2. Amendola E, De Luca P, Macchia PE, Terracciano D, Rosica A, Chiappetta G, Kimura S, Mansouri A, Affuso A, Arra C, Macchia V, Di Lauro R, De Felice M (2005) A mouse model demonstrates a multigenic origin of congenital hypothyroidism. Endocrinology 146:5038–5047CrossRefGoogle Scholar
  3. Amendola E, Sanges R, Galvan A, Dathan N, Manenti G, Ferrandino G, Alvino FM, Di Palma T, Scarfo M, Zannini M, Dragani TA, De Felice M, Di Lauro R (2010) A locus on mouse chromosome 2 is involved in susceptibility to congenital hypothyroidism and contains an essential gene expressed in thyroid. Endocrinology 151:1948–1958CrossRefGoogle Scholar
  4. Beamer WJ, Eicher EM, Maltais LJ, Southard JL (1981) Inherited primary hypothyroidism in mice. Science 212:61–63CrossRefGoogle Scholar
  5. Bellman SC, Davies A, Fuggle PW, Grant DB, Smith I (1996) Mild impairment of neuro-otological function in early treated congenital hypothyroidism. Arch Dis Child 74:215–218CrossRefGoogle Scholar
  6. Berbel P, Obregon MJ, Bernal J, Escobar del Rey F, Morreale de Escobar G (2007) Iodine supplementation during pregnancy: a public health challenge. Trends Endocrinol Metab 18:338–343CrossRefGoogle Scholar
  7. Bernal J, Guadano-Ferraz A, Morte B (2015) Thyroid hormone transporters–functions and clinical implications. Nat Rev Endocrinol 11:506CrossRefGoogle Scholar
  8. Brent GA (2012) Mechanisms of thyroid hormone action. J Clin Invest 122:3035–3043CrossRefGoogle Scholar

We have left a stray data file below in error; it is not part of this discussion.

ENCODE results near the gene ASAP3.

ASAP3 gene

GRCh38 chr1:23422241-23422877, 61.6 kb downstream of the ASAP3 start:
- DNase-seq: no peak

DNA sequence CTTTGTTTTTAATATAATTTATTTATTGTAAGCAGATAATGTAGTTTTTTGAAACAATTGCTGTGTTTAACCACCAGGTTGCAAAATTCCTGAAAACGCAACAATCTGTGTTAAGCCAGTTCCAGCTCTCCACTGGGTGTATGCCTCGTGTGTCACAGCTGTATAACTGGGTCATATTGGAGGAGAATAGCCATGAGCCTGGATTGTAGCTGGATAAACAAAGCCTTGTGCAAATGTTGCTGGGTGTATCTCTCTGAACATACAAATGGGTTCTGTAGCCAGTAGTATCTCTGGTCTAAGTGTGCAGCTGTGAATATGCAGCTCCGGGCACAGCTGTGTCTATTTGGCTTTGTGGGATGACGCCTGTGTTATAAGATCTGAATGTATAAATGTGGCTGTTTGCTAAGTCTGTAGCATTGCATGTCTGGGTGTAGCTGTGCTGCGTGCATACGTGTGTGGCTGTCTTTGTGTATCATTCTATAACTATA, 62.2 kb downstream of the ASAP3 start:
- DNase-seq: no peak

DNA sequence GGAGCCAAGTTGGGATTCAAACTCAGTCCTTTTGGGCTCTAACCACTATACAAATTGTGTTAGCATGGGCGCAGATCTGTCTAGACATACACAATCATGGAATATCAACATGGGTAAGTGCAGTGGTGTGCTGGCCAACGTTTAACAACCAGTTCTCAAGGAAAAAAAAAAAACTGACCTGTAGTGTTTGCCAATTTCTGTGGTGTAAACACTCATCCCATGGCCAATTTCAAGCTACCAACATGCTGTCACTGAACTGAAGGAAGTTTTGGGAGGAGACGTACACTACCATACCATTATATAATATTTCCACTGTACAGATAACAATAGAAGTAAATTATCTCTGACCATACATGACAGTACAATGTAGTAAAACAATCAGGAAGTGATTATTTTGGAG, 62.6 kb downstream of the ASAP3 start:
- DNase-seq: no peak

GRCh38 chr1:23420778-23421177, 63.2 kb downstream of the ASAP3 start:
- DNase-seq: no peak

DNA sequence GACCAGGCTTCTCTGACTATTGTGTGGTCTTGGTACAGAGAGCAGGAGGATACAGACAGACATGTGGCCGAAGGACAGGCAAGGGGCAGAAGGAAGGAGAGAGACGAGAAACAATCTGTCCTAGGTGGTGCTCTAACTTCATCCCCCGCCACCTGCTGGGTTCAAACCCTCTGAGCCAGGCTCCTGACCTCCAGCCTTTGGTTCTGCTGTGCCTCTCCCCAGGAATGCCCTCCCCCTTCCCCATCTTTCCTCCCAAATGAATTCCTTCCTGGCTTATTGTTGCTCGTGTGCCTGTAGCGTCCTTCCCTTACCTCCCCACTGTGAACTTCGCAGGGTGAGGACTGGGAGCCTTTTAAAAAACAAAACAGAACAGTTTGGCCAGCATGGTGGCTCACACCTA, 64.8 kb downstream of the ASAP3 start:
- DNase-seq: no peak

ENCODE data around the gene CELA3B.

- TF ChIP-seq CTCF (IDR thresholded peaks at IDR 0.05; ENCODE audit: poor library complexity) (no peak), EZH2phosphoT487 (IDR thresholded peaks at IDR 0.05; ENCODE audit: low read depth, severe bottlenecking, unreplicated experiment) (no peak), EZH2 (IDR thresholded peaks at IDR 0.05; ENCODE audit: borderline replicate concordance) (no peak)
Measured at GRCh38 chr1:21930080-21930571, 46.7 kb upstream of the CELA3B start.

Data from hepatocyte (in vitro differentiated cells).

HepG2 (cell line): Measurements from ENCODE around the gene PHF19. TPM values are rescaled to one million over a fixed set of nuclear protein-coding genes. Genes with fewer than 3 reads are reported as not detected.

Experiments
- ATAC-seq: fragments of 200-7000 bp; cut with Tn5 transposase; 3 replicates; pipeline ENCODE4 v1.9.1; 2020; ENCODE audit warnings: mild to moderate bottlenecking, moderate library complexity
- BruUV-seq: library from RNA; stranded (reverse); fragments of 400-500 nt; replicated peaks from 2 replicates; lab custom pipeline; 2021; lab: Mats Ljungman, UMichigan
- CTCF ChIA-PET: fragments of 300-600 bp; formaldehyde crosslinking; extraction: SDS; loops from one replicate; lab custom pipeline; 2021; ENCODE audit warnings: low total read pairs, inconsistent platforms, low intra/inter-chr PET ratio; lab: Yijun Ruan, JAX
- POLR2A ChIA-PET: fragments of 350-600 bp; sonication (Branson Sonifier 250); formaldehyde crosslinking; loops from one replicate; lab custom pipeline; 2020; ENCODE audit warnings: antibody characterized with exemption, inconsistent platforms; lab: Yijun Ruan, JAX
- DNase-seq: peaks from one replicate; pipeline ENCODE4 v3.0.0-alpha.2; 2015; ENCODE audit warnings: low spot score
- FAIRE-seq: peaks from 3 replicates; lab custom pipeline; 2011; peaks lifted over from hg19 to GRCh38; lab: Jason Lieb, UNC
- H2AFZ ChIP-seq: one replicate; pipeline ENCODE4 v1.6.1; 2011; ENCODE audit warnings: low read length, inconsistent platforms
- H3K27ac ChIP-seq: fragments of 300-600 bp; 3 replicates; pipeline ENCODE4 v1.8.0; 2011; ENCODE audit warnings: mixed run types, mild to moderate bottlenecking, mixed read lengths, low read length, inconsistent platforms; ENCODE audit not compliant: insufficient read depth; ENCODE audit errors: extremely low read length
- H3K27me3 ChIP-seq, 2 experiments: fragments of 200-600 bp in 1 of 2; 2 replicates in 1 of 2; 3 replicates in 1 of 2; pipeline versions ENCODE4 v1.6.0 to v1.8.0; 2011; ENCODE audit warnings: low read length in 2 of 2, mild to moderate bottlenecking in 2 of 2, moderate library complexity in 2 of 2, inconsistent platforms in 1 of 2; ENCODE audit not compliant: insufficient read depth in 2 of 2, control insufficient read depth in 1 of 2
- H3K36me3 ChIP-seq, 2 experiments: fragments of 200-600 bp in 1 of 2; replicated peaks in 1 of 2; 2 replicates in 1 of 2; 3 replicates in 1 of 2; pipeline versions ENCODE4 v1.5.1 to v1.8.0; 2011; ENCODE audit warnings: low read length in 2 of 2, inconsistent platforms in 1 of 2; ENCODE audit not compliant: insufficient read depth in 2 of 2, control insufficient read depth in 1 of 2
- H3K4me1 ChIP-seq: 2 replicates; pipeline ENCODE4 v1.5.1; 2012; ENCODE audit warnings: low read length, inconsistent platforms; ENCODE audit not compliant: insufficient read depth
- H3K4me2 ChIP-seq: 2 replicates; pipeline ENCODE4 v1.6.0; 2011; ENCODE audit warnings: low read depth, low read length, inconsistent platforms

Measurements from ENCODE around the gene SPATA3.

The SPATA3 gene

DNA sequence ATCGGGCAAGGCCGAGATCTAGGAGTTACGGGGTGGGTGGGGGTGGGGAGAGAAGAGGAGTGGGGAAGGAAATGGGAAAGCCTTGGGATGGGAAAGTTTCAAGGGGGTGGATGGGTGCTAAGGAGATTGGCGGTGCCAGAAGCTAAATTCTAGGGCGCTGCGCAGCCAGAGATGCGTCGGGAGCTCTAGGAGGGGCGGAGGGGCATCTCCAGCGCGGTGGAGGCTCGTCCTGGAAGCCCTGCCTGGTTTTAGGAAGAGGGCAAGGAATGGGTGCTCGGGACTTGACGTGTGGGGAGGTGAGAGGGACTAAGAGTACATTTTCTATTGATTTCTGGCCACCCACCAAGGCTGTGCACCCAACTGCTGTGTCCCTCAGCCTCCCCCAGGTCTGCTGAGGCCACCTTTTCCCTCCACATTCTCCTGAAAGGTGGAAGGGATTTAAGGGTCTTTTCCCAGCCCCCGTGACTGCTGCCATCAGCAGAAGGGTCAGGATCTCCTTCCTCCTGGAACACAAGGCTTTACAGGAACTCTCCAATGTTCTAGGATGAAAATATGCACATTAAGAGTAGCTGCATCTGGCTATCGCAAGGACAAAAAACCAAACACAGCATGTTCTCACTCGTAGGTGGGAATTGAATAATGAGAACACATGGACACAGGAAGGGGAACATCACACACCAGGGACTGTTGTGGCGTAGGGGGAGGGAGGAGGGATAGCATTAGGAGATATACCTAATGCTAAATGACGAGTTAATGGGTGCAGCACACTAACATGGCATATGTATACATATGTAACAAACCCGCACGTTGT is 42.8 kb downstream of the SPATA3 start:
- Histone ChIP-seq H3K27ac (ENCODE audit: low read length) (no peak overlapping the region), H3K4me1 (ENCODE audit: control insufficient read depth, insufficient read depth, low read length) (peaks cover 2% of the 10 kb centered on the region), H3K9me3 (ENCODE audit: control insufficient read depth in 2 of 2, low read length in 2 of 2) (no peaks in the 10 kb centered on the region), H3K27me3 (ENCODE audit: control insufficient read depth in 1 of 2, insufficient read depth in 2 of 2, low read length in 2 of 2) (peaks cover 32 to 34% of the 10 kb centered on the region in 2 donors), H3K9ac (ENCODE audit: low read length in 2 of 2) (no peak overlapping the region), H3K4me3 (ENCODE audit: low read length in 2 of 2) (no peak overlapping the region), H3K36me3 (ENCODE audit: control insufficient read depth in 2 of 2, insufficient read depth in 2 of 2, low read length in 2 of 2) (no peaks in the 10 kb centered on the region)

9. Brinkmeier ML, Davis SW, Carninci P, MacDonald JW, Kawai J, Ghosh D, Hayashizaki Y, Lyons RH, Camper SA (2009) Discovery of transcriptional regulators and signaling pathways in the developing pituitary gland by bioinformatic and genomic approaches. Genomics 93:449–460CrossRefGoogle Scholar
  10. Brucker-Davis F, Skarulis MC, Pikus A, Ishizawar D, Mastroianni MA, Koby M, Weintraub BD (1996) Prevalence and mechanisms of hearing loss in patients with resistance to thyroid hormone. J Clin Endocrinol Metab 81:2768–2772Google Scholar
  11. Buchner DA, Nadeau JH (2015) Contrasting genetic architectures in different mouse reference populations used for studying complex traits. Genome Res 25:775–791CrossRefGoogle Scholar
  12. Christ S, Biebel UW, Hoidis S, Friedrichsen S, Bauer K, Smolders JW (2004) Hearing loss in athyroid pax8 knockout mice and effects of thyroxine substitution. Audiol Neurootol 9:88–106CrossRefGoogle Scholar
  13. Cooper GM, Stone EA, Asimenos G, Program NCS, Green ED, Batzoglou S, Sidow A (2005) Distribution and intensity of constraint in mammalian genomic sequence. Genome Res 15:901–913CrossRefGoogle Scholar
  14. Cordas EA, Ng L, Hernandez A, Kaneshige M, Cheng SY, Forrest D (2012) Thyroid hormone receptors control developmental maturation of the middle ear and the size of the ossicular bones. Endocrinology 153:1548–1560CrossRefGoogle Scholar
  15. Corvol H, Blackman SM, Boelle PY, Gallins PJ, Pace RG, Stonebraker JR, Accurso FJ, Clement A, Collaco JM, Dang H, Dang AT, Franca A, Gong J, Guillot L, Keenan K, Li W, Lin F, Patrone MV, Raraigh KS, Sun L, Zhou YH, O’Neal WK, Sontag MK, Levy H, Durie PR, Rommens JM, Drumm ML, Wright FA, Strug LJ, Cutting GR, Knowles MR (2015) Genome-wide association meta-analysis identifies five modifier loci of lung disease severity in cystic fibrosis. Nat Commun 6:8382CrossRefGoogle Scholar
  16. Cuevas E, Auso E, Telefont M, Morreale de Escobar G, Sotelo C, Berbel P (2005) Transient maternal hypothyroxinemia at onset of corticogenesis alters tangential migration of medial ganglionic eminence-derived neurons. Eur J Neurosci 22:541–551CrossRefGoogle Scholar